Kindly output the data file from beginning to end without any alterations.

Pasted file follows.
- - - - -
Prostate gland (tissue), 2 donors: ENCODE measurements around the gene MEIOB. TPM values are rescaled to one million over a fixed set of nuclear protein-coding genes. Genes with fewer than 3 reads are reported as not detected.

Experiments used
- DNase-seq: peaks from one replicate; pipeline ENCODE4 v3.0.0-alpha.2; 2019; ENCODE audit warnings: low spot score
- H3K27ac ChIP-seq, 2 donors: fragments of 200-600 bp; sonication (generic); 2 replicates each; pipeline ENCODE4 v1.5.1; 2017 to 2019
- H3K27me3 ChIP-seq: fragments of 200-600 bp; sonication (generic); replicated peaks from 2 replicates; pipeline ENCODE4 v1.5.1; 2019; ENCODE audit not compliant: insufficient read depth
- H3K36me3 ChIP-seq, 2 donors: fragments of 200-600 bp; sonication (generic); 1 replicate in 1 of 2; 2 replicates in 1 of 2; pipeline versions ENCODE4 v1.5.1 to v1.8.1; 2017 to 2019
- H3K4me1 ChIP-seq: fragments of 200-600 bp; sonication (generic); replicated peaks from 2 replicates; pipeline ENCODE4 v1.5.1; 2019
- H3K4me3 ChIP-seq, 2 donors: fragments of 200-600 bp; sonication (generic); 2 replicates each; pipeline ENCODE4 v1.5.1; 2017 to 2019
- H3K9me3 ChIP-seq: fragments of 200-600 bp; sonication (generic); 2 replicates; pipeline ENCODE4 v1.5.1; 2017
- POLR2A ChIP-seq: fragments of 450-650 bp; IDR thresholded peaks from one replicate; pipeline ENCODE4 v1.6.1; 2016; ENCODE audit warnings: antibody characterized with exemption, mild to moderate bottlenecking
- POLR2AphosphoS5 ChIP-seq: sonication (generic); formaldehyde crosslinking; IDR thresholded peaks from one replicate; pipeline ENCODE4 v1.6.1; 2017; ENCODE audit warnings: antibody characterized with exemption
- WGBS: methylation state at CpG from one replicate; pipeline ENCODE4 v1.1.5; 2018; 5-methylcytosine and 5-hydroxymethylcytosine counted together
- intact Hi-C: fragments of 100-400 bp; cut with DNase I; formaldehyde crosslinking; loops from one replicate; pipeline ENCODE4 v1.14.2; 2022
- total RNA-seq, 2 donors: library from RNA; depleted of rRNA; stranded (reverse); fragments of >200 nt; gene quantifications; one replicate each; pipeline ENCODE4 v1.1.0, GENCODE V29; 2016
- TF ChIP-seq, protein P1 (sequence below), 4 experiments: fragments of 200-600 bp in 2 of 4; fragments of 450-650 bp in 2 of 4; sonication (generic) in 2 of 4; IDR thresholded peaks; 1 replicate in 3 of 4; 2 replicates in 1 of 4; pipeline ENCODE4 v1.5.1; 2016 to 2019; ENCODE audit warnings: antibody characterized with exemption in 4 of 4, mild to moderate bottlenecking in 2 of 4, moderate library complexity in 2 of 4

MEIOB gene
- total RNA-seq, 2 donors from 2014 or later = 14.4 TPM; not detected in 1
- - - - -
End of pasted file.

Prostate gland (tissue), 2 donors: ENCODE measurements around the gene MEIOB. TPM values are rescaled to one million over a fixed set of nuclear protein-coding genes. Genes with fewer than 3 reads are reported as not detected.

Experiments used
- DNase-seq: peaks from one replicate; pipeline ENCODE4 v3.0.0-alpha.2; 2019; ENCODE audit warnings: low spot score
- H3K27ac ChIP-seq, 2 donors: fragments of 200-600 bp; sonication (generic); 2 replicates each; pipeline ENCODE4 v1.5.1; 2017 to 2019
- H3K27me3 ChIP-seq: fragments of 200-600 bp; sonication (generic); replicated peaks from 2 replicates; pipeline ENCODE4 v1.5.1; 2019; ENCODE audit not compliant: insufficient read depth
- H3K36me3 ChIP-seq, 2 donors: fragments of 200-600 bp; sonication (generic); 1 replicate in 1 of 2; 2 replicates in 1 of 2; pipeline versions ENCODE4 v1.5.1 to v1.8.1; 2017 to 2019
- H3K4me1 ChIP-seq: fragments of 200-600 bp; sonication (generic); replicated peaks from 2 replicates; pipeline ENCODE4 v1.5.1; 2019
- H3K4me3 ChIP-seq, 2 donors: fragments of 200-600 bp; sonication (generic); 2 replicates each; pipeline ENCODE4 v1.5.1; 2017 to 2019
- H3K9me3 ChIP-seq: fragments of 200-600 bp; sonication (generic); 2 replicates; pipeline ENCODE4 v1.5.1; 2017
- POLR2A ChIP-seq: fragments of 450-650 bp; IDR thresholded peaks from one replicate; pipeline ENCODE4 v1.6.1; 2016; ENCODE audit warnings: antibody characterized with exemption, mild to moderate bottlenecking
- POLR2AphosphoS5 ChIP-seq: sonication (generic); formaldehyde crosslinking; IDR thresholded peaks from one replicate; pipeline ENCODE4 v1.6.1; 2017; ENCODE audit warnings: antibody characterized with exemption
- WGBS: methylation state at CpG from one replicate; pipeline ENCODE4 v1.1.5; 2018; 5-methylcytosine and 5-hydroxymethylcytosine counted together
- intact Hi-C: fragments of 100-400 bp; cut with DNase I; formaldehyde crosslinking; loops from one replicate; pipeline ENCODE4 v1.14.2; 2022
- total RNA-seq, 2 donors: library from RNA; depleted of rRNA; stranded (reverse); fragments of >200 nt; gene quantifications; one replicate each; pipeline ENCODE4 v1.1.0, GENCODE V29; 2016
- TF ChIP-seq, protein P1 (sequence below), 4 experiments: fragments of 200-600 bp in 2 of 4; fragments of 450-650 bp in 2 of 4; sonication (generic) in 2 of 4; IDR thresholded peaks; 1 replicate in 3 of 4; 2 replicates in 1 of 4; pipeline ENCODE4 v1.5.1; 2016 to 2019; ENCODE audit warnings: antibody characterized with exemption in 4 of 4, mild to moderate bottlenecking in 2 of 4, moderate library complexity in 2 of 4

MEIOB gene
- total RNA-seq, 2 donors from 2014 or later = 14.4 TPM; not detected in 1